Tuesday, June 30, 2009

Movie Review: Transformers 2

Main Players:
Shia LaBeouf, Megan Fox, Bumblebee, Optimus Prime, Megatron, et al.
Calling the shots: Michael Bay
What's it about? Decepticon forces return to Earth on a mission to take Sam Witwicky (LaBeouf) prisoner, after the young hero learns the truth about the ancient origins of the Transformers. – from imdb.com

What did I think? ~Transformers, robots in disguise. Transformers, more than meets the eyes!~ C’mon, sing it with me. Who didn’t see the first one? And who wasn’t looking forward to this one?

This second installment is the first’s bigger, dumber and more expensive degenerate brother. It’ll entertain you through out the whole 2 hours and a half. It’s your quintessential Blockbuster movie. It’s everything you’d expect from a big, dumb, Hollywood action movie and it’s great!

It is however not the smartest movie you’ll ever see. I missed the first five or so minutes of, what I’ve later been informed as, jibber-jabber and it pretty much ends in the same manner. It’s almost like Michael Bay decided that scripts weren’t necessary and just used most of the budget on explosions and CG. The final face off between the über amped-up Optimus and The Fallen ends quicker than it took Optimus to amp-up. Though by that stage you’re so over all the explosions and robots fighting, you just want to get out and go to the bathroom.

There’s also the sappy factor that I’m not a big fan of. The whole “Don’t leave me, I need you” thing. As touching as that might have been under “real” circumstances, it feels sooooooo out of place in this movie. Not to mention that it’s not exactly carried out by the most talented actors. In fact, the humans in this film are almost irrelevant and play completely to stereotype. See Tyrese spurting out token black guy lines like “We’re about to get our asses KICKED!” and…“Damn!” (Okay the last one I just threw in, not sure if he actually said it but it wouldn’t surprise me).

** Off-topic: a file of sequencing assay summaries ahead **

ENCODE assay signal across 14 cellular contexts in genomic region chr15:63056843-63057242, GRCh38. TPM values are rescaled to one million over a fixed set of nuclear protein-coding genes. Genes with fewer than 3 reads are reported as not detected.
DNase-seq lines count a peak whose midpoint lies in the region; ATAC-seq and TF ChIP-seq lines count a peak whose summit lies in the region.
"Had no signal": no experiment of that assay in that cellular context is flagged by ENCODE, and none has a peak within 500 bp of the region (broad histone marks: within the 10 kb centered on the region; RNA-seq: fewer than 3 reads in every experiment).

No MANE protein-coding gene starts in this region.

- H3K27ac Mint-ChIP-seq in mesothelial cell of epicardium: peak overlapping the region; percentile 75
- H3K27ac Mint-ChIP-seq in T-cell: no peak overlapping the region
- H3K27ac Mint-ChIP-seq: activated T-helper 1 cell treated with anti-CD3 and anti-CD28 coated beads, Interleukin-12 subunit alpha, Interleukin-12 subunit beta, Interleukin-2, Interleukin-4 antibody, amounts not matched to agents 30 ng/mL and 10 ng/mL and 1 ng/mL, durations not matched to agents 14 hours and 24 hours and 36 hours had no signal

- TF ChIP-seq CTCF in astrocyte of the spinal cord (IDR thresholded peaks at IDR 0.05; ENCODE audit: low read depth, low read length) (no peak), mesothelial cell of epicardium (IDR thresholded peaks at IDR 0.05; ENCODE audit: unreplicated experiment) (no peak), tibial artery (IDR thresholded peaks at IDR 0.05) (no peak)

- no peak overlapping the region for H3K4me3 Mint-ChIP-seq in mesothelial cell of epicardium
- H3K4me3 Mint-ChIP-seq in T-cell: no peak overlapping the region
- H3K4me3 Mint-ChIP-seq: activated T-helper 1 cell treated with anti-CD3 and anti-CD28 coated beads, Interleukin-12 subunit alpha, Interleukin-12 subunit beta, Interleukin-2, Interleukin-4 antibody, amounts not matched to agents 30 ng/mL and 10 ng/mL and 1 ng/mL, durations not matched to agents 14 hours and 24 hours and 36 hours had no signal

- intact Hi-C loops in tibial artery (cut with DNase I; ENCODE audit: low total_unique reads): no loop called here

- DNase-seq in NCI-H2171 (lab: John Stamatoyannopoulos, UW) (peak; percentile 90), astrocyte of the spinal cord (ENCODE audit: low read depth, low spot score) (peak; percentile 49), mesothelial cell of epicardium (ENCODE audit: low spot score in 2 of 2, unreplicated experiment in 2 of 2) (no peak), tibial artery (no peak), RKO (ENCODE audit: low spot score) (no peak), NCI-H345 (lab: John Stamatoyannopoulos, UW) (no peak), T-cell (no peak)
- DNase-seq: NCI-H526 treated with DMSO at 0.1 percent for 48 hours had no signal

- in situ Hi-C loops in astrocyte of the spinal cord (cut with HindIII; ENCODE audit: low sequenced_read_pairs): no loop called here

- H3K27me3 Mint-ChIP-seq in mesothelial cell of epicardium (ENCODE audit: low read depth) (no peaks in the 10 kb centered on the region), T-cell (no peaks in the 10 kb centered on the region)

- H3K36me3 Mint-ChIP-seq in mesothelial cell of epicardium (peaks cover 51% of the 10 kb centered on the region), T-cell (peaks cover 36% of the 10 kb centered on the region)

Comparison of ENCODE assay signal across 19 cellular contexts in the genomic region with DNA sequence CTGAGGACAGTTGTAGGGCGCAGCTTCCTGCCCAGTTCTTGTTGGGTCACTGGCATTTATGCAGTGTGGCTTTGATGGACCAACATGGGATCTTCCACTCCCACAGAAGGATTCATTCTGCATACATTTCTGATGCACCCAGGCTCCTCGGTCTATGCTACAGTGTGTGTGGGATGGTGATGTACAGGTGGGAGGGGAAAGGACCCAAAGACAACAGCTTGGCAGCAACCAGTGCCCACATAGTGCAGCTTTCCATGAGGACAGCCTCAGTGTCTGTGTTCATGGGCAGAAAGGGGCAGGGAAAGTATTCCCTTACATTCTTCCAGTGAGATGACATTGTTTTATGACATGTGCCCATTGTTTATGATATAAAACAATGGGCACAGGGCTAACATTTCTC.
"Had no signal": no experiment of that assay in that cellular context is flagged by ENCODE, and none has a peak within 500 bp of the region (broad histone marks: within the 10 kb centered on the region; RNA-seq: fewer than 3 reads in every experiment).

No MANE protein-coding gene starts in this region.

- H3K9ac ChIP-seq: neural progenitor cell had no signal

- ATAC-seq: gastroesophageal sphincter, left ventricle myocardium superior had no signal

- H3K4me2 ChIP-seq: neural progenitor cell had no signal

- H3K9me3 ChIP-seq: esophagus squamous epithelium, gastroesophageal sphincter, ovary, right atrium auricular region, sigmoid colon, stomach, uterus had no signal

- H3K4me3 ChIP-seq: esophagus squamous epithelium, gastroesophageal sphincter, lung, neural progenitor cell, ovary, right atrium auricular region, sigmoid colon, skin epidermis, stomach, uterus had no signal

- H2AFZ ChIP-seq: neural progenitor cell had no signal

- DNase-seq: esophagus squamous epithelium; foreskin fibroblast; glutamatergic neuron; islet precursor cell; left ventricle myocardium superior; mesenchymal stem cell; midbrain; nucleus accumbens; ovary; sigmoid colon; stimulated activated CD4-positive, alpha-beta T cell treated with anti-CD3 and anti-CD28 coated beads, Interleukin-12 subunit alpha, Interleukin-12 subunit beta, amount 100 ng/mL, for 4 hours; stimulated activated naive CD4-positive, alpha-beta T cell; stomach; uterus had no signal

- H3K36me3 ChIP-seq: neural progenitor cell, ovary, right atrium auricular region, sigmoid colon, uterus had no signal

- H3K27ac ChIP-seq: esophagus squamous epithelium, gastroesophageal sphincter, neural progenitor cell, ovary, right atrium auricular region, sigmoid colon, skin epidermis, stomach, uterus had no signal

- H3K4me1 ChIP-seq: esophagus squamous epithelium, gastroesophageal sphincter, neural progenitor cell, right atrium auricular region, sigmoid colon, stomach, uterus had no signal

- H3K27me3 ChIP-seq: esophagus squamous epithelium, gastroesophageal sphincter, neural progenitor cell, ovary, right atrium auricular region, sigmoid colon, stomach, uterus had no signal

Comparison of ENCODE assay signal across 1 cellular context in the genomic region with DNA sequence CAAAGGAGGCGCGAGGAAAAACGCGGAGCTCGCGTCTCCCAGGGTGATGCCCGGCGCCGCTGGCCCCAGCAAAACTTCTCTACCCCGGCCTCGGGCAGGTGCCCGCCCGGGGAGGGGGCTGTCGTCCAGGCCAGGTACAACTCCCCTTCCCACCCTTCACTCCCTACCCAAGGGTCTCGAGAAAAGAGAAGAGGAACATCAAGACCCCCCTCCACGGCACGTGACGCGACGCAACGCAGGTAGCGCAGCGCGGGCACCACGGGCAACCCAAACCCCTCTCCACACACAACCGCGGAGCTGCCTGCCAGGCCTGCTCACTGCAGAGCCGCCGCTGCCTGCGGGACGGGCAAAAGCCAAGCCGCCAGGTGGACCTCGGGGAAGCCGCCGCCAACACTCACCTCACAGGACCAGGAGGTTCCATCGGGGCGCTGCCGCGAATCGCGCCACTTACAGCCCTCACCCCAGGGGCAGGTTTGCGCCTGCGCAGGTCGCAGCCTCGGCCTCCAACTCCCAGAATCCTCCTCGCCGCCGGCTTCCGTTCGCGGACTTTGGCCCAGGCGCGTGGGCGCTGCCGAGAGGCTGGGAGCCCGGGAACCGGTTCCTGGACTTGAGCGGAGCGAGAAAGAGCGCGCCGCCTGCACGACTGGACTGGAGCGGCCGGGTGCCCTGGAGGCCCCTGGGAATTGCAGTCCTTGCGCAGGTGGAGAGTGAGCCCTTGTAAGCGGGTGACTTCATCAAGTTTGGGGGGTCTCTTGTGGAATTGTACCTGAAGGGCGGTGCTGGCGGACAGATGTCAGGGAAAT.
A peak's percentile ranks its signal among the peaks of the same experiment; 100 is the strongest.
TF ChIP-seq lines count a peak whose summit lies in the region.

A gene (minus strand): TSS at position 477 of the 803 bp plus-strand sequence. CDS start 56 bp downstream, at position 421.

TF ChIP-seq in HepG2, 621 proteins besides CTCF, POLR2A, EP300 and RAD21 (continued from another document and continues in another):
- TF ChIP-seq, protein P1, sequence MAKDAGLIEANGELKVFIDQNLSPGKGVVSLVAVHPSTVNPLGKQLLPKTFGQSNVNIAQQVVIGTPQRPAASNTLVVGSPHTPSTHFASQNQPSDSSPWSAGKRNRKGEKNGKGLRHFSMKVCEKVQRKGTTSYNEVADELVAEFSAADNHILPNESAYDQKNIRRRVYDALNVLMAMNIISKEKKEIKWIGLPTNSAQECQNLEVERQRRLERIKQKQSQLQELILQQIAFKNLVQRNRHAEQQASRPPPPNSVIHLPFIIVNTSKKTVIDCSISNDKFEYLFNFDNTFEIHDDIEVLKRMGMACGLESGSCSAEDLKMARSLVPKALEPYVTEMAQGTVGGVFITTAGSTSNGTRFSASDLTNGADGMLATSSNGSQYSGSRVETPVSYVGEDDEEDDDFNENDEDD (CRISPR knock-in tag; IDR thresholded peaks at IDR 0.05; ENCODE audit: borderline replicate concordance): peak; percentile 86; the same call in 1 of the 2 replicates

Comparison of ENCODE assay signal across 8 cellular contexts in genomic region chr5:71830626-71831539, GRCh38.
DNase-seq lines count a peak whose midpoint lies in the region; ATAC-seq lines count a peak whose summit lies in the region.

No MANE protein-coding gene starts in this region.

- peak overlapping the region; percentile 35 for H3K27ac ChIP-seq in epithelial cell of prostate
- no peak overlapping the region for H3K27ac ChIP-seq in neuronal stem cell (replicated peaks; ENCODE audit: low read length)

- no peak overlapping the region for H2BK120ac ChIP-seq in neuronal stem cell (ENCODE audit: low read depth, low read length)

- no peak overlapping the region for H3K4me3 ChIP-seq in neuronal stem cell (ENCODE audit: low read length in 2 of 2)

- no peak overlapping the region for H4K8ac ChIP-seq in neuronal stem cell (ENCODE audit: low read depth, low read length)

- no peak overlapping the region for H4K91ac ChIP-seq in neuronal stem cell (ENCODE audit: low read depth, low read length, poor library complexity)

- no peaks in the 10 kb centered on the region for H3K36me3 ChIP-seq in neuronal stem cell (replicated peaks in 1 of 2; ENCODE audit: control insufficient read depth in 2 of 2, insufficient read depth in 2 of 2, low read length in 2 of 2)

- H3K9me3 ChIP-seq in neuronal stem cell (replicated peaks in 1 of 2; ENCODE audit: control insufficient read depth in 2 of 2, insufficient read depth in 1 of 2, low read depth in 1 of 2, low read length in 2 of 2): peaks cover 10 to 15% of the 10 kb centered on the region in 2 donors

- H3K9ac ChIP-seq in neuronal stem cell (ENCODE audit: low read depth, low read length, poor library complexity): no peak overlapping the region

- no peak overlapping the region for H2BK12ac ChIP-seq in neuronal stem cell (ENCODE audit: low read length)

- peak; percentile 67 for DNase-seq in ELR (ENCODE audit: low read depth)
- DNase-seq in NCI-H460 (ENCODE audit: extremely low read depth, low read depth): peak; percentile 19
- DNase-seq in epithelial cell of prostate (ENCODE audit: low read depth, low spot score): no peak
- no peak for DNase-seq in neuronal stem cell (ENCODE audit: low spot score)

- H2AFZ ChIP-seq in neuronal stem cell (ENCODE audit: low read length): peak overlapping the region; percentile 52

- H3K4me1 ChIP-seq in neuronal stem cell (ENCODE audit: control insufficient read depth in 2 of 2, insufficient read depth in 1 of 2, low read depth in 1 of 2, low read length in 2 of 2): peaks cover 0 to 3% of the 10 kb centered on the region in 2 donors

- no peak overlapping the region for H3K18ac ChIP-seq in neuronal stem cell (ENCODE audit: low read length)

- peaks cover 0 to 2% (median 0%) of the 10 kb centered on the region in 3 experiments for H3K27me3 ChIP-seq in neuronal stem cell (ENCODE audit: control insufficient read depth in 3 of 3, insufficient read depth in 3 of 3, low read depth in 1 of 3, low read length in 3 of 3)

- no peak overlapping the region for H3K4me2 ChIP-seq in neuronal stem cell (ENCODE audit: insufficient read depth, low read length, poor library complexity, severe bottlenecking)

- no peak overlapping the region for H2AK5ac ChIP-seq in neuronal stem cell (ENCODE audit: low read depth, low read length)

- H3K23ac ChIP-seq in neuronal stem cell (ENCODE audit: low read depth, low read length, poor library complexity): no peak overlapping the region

Did anyone else think the sound was a little off? The explosions and action scenes should have literally “blown us away” but it didn’t have that “umph” that it should have. Also when that old ass robot started talking, I couldn’t understand half of what was being said (and why did he have an accent?) No? No body else felt that?

It also tried a little too hard to be funny. The robo-twins got annoying, the mum high on “special” brownies, the annoying roommate and the know-it-all from the first one (the one played by John Turturro). Or lines like, “do you need a tighter shirt?” “There isn’t a tighter one, we looked.” Now, some of it was genuinely funny but most got overused.

Other than that it is very entertaining and the seamless integration of humans and robots using CG is something to behold. It is actually quite amazing. It’s the type of movie that movies were invented for; A blockbuster that lets your imaginations appear on screen. Between the robots, explosions and Megan Fox (every girl paints bikes like that, right?): it’ll tickle the little boy in all of us. (That didn’t sound right, and no disrespect to the recently deceased MJ. Rest In Peace.)


Wednesday, March 11, 2009

Movie Review: The Unborn

Main Players:
Odette Yustman, Gary Oldman, Meagan Good, et al.
Calling the shots: David S. Goyer
Running time: 87mins
What's it about? A young woman (Yustman) fights the spirit that is slowly taking possession of her. – from imdb.com